OGDEN, Utah (KSTU/CNN) - Kyler Bourgeous was gored and trampled by a bison at Antelope Island State Park in June.
Recently, Bourgeous was on a date at the same park, when he watched it happen again.
His date, Kayleigh Davis, said she wasn't trying to get a selfie or antagonizing the animal in any way. Instead, she was trying to get out of the way of some bikers.
"All of the sudden, I see the bison charging me, so I start running towards the lake away from it, and it flips me up," Davis said.
She hit the ground, fracturing her ankle and her thigh gushed blood from where the bison gored her. Through the pain, she remained calm as she braced for a second attack.
"He was doing that whole paw thing, digging at the dirt like he's going to charge after me again," Davis said.
She remembered what Bourgeous had told her about his own attack and didn't move.
"I've heard from his story - just stay still so it doesn't come charging at you again," she said.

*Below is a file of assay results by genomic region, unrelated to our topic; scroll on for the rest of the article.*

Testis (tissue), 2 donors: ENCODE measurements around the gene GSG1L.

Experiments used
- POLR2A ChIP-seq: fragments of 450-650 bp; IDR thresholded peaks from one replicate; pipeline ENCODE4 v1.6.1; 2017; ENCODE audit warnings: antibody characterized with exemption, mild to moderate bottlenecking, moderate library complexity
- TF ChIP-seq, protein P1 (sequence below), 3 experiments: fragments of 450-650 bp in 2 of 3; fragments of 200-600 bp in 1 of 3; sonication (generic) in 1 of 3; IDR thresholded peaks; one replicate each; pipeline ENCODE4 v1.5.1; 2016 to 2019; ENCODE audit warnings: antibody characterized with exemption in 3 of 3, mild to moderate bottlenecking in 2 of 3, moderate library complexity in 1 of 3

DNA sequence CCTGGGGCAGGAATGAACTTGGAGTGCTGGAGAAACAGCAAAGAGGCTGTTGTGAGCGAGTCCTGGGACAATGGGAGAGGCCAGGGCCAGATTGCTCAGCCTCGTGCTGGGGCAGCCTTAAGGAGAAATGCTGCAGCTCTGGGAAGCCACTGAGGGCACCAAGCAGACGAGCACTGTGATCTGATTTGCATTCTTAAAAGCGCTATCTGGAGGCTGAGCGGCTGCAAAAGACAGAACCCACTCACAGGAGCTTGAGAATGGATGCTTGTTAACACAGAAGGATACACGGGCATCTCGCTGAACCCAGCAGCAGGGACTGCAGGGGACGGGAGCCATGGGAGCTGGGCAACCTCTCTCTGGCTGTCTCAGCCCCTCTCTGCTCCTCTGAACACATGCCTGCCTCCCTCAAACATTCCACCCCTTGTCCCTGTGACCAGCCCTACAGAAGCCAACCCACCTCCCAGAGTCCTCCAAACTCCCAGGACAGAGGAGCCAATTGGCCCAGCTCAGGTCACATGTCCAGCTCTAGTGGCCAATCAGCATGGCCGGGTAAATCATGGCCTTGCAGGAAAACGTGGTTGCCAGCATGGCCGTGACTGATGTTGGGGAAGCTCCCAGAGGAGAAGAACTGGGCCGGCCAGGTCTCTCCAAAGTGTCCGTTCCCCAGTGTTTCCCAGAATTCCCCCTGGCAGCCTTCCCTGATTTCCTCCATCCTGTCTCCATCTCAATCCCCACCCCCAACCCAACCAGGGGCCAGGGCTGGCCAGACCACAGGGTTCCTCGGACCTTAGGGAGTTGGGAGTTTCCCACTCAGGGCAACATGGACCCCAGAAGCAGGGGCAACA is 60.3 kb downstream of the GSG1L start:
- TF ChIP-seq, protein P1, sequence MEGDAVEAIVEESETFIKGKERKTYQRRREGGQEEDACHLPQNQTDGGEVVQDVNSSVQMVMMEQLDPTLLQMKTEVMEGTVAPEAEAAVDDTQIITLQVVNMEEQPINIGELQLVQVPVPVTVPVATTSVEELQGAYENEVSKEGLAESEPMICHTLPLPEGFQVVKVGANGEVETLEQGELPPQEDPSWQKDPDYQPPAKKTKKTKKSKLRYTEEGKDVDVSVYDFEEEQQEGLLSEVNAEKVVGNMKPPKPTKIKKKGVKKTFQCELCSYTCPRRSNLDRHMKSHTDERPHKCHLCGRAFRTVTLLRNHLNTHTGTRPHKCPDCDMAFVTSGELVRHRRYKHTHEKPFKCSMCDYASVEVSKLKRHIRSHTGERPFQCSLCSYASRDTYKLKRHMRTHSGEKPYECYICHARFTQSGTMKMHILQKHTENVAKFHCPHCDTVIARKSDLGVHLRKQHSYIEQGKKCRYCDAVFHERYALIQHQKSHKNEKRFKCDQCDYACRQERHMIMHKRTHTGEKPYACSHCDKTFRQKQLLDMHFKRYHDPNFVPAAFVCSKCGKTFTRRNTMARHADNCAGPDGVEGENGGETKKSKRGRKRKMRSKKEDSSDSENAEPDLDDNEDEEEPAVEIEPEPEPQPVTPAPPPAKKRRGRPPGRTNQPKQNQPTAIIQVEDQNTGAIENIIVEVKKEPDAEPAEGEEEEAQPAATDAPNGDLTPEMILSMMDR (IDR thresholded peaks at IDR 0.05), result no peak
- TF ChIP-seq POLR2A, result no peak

That worked, the animal left her alone and Bourgeous was there to help Davis through it.
"My heart just drops because I know that pain," Bourgeous said. "I was holding her head and squeezing her hand."
When Bourgeous was gored, he suffered from a collapsed lung, broken ribs and internal injuries.
Now that Davis is recovering from the attack, the two are able to laugh about their extremely unlucky odds.
“To me it feels like it would be a one in a million chance,” Davis said. “It could’ve been worse, I could say. I think it could have been worse.”
Utah State Parks officials say to stay as far away from bison as possible, backing away slowly if you do encounter one.